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1:32 Hawker Siddeley Andover E.Mk 3A - 3D Print

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Then another parcel arrived from Ladislav @ LACI - and, one word - WOW!!


Here's what he sent me - all parts re-done to accurately represent the engines and cowls - as well as an accurate set of props and spinners - for the HS-780 Andover C.Mk 1 and E.Mk.3/3A.


I was really quite amazed.


Ladislav was mortified that we wanted to use the 748 engines as the basis for the larger and modified Dart cowlings/nacelles on the HS 780 Andover C.Mk.1 and E.Mk.3 - and immediately said he was off to create new designs.


And here are the results - and I'm hugely impressed with Ladislav's customer service. I was more than happy to take the 748 parts as a basis for modification - and accept they were blown up from the 1:144 designs. But here we have a full set for the 780 - with correct shapes - and with panel lines refined for the larger scale.




This ticks off one of the big boxes of things I wanted to deal with on the One Man Model kit - and it saves an awful lot of work!


A quick snap showing the rear cowl/nacelle differences - 748 at left, 780 at right.




If you haven't seen the LACI range of 3D printed detailed accessories, take a look here. Quality products!


Back soon...



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Some more images of the LACI parts.


Lower nacelles - now a single component - and with the revised profile on the front section.


New part top, 748 below:




Main cowling (closed version - 780 top, 748 below):






Note larger diameter at the front (780 left, 748 right):




Undercarriage doors:




And some prop blades - to go with some really nice HS780 spinners (prop units are different to the 748 - in shape and size):




Shapes all look very good! 


Ladislav also tweaked the shape of his parts to match the One Man Model wing more accurately.



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Back to the wing...


Port wing sections as provided by One Man Model:




Starboard inner section that I started modifying previously - here I've removed the upper rear section of the flaps:




Starboard wing outer section - aileron and flap removed carefully with a sharp scalpel and placed back in situ:




And removed:




And underneath view - when you think you've cut through everything needed to remove the section - you find there's more inner webbing from the print process.


Care and patience required!


I've also now done the same with the Port wing.











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Upper surfaces of the joined inner and outer wing sections - leading edges filled with casting resin and brass rod:




And undersides. Casting resin has been used to fill and stabilise the area where the 3D printed cowlings/nacelles have been removed. This is essential if we are to preserve some strength in the wings - especially as some of this area will be cut back to form the wheel wells:




Here you can see casting resin used as a filler on some holes/joints. Ignore hatched area - I thought that needed removing, but doesn't...  :)




Note the numbered, and colour-coded port.starboard, flap actuator covers - these will be removed and bagged whilst I square everything off and box in the upper flap areas with styrene sheet.



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Fuselage progress - joining front/rear main fuselage shells.


I had some 1.2mm diameter brass rod to hand - close enough to the alignment holes in the printed parts - but these needed clearing through carefully with a drill bit in a pin vise.




These are cut to suitable lengths with a suitable side cutter and placed in situ:




There was a tiny amount of adjustment needed to ensure the fuselage sides - and the areas to be glazed - were perfectly aligned.




Sections were bonded on their mating faces with Plastic Weld, before carefully clamping in perfect alignment with G-clamps and spring clamps.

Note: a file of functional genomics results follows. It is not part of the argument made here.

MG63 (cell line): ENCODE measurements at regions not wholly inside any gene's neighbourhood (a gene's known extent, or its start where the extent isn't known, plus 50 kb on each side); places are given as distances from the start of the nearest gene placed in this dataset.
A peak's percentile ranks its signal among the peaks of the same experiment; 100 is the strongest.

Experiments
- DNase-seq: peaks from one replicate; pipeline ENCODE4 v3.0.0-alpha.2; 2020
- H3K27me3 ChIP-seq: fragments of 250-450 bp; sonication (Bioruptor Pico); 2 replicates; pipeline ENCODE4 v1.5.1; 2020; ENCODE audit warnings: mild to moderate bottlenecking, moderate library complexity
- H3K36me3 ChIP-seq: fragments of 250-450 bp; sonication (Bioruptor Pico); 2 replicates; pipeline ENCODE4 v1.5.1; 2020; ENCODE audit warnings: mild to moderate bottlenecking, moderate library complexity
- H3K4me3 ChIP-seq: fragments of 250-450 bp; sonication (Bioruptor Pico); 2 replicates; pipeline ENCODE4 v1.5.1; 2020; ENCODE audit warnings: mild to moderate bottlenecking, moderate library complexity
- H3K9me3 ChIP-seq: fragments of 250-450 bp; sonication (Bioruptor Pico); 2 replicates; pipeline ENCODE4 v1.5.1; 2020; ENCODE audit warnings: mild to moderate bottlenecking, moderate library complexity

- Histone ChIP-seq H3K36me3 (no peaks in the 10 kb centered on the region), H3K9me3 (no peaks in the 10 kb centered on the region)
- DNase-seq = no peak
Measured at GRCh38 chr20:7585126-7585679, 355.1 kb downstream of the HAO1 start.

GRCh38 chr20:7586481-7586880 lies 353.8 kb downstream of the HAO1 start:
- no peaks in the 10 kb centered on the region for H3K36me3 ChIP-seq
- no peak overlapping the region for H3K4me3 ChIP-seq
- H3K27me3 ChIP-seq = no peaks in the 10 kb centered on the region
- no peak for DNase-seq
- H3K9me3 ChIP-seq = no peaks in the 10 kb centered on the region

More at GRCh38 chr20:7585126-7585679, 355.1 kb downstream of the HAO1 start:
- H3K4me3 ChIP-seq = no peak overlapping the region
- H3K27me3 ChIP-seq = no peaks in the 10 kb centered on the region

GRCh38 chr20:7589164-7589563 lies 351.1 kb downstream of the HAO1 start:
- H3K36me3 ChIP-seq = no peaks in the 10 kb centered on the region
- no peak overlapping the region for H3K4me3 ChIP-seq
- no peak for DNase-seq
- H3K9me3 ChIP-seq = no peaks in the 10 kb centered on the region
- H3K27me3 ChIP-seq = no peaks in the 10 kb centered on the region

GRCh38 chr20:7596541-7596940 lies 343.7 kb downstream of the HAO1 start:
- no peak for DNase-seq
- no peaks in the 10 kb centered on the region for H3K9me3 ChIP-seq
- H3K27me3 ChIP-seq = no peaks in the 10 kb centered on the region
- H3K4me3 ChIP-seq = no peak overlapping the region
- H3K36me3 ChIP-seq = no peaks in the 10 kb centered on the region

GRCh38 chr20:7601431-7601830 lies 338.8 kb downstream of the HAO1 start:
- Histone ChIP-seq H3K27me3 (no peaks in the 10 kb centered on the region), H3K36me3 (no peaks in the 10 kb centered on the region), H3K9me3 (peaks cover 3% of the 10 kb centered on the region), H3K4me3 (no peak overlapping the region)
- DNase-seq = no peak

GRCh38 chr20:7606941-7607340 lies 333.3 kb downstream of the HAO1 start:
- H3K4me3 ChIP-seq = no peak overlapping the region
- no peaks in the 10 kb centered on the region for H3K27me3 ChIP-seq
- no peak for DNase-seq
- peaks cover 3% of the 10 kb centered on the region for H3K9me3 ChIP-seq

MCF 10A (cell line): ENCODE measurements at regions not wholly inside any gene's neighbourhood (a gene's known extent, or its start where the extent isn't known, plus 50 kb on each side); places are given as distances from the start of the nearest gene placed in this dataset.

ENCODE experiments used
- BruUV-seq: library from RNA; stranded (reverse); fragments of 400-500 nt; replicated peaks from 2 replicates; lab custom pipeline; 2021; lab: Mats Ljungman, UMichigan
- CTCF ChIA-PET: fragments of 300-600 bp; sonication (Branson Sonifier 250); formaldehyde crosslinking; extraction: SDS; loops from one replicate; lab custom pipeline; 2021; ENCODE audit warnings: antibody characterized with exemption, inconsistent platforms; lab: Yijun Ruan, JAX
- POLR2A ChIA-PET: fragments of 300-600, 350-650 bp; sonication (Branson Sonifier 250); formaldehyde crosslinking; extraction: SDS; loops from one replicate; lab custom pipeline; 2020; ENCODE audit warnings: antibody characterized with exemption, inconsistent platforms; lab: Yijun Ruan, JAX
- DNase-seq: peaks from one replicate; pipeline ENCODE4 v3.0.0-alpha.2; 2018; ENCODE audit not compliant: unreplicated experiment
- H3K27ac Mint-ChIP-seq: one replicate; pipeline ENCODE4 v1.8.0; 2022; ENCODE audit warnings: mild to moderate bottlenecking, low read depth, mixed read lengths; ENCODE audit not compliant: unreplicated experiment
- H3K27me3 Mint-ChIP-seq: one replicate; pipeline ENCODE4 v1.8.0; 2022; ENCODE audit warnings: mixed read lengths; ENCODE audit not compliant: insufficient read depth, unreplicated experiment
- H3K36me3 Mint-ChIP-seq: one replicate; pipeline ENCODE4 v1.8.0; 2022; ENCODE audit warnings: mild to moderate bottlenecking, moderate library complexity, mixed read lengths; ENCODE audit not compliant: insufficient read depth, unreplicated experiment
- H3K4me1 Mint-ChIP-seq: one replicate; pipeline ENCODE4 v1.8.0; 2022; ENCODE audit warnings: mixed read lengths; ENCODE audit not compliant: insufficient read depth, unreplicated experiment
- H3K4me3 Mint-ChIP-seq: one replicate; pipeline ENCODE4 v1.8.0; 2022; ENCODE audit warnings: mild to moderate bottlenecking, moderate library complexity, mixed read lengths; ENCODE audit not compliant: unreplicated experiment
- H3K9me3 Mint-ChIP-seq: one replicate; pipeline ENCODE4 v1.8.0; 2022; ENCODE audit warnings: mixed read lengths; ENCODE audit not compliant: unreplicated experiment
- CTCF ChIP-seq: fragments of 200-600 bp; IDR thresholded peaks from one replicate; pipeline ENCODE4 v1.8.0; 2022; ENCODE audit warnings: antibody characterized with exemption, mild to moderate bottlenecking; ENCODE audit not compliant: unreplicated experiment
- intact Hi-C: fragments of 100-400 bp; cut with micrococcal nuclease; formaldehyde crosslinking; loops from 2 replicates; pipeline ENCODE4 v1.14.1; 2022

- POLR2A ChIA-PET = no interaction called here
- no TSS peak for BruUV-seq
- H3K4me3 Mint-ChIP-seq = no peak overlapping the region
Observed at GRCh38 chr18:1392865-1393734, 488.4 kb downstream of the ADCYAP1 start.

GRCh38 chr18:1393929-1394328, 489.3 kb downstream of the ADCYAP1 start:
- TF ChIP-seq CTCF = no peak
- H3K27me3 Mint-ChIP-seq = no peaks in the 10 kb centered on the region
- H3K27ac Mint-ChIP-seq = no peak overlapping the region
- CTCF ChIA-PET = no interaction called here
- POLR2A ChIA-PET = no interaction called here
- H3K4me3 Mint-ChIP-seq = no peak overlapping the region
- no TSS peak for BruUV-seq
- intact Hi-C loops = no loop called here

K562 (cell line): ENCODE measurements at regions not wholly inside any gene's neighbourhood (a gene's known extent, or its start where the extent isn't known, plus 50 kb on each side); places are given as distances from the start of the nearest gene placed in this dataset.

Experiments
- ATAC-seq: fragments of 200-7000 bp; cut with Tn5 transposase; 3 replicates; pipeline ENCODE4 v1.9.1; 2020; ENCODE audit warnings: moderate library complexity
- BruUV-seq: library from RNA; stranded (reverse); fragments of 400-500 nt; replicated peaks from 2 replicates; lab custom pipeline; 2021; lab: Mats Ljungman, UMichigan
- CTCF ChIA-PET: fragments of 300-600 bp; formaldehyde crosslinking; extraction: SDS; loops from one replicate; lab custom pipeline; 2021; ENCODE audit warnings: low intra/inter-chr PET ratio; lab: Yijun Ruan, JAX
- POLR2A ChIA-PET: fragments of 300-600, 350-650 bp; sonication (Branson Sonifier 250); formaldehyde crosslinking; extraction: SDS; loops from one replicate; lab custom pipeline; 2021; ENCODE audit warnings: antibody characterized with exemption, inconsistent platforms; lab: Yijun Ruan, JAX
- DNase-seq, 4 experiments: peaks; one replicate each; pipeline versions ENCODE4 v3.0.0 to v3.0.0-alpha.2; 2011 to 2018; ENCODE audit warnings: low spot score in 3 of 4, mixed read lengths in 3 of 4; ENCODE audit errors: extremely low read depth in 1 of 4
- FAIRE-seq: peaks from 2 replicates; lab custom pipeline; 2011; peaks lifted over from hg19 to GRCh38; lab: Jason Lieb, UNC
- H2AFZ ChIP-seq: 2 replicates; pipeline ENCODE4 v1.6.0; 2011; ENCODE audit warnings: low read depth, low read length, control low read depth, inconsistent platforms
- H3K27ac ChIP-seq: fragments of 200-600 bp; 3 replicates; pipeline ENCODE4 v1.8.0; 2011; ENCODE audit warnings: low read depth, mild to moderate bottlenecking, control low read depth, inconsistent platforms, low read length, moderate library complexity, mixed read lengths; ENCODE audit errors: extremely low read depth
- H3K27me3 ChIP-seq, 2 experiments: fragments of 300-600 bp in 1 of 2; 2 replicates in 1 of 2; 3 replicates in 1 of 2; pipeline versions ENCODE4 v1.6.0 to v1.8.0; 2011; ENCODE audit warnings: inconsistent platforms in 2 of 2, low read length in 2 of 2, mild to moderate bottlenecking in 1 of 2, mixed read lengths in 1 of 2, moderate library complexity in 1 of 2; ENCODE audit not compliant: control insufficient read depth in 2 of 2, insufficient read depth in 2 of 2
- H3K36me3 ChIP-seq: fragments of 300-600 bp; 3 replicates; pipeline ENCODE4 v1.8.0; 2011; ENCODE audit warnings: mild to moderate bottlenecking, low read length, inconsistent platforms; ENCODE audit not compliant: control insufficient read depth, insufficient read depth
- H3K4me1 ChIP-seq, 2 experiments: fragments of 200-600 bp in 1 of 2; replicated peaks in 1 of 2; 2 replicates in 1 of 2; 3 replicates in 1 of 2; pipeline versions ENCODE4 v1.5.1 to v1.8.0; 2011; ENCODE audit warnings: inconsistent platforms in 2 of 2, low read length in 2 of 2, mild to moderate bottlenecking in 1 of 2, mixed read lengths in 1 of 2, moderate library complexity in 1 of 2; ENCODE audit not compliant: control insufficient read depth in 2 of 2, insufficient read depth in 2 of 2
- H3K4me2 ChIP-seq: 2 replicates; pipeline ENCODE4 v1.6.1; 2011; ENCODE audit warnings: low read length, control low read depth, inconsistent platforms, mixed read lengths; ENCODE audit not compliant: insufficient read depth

Then left for a week for everything to harden off...



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After a week we had this: all square - perfectly aligned front rear on the outer surfaces - with a slight step underneath.


The step underneath is easy to clear - the important sections were upper wing roots/window areas/upper fuselage surfaces:






On the inside I've started to clean up some of the printed in detail - including an upper strip that aligns the top of the fuselage floor that I've decided to remove as part of the clean-up process, before I start any detailing...




Another step forward...



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Just to add - and I can't stress this enough - it's hugely important to ensure that everything is assembled square and true - 3D prints can warp a little after printing, especially large parts with relatively thin shells.


With the main front/rear fuselage sections bonded together it was time, today, to check that the two halves fitted together squarely - with a smooth/straight surface along the fuselage:






And, with that, another test fit of nose and tail - this is going to look pretty impressive when assembled, I think - just wish I could work faster! 







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Thinking through the main interior parts...


Toshihiko has done a brilliant job of re-creating the internal features of the Andover, but there are a few things I want to change, as well as wanting to clean up the print layer lines as neatly, and squarely, as possible.






After several good coats of 'looking at' I'd come to the conclusion that the easiest route will be to remove the vertical sections from the basic floor - which will be re-skinned itself...


The question was how could I do this as neatly as possible - with neat, thin, cuts that would be square and flush with the floor sections as printed.


Eureka moment when I came across these on Amazon: a Japanese Flush Cut Trim Hand Saw which, I think, should do the job nicely - and I can start on building up the interior.






I love finding new tools!



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The new tool worked better than I'd hoped!




The foil is pretty thin - which is excellent, but it can twist and flex - so I applied pressure down onto the blade - using the printed floor as the cutting guide:




And this happened - exactly what I was after.


It's even separated the rudder pedal assemblies!


The internal sections can now be surface prepped and detailed prior to re-assembly to the floor - with some components moved to suit the E3A version I'm building...




The floor sections will have their surfaces sanded back - to be re-skinned with styrene sheet and surface detail.


With the two main sections of floor there's quite an area to work with!





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Then, fast forward to a couple of weeks ago...


Just before lock-down I contacted the RAF Cosford site of the RAF Museum to ask if I could access the Andover E3 they had on display - specifically the interior.


A polite email came back saying that, unfortunately, this wasn't possible - but they offered to take photos of specific areas I required. Lock-down came and with everything else going on I got sidetracked.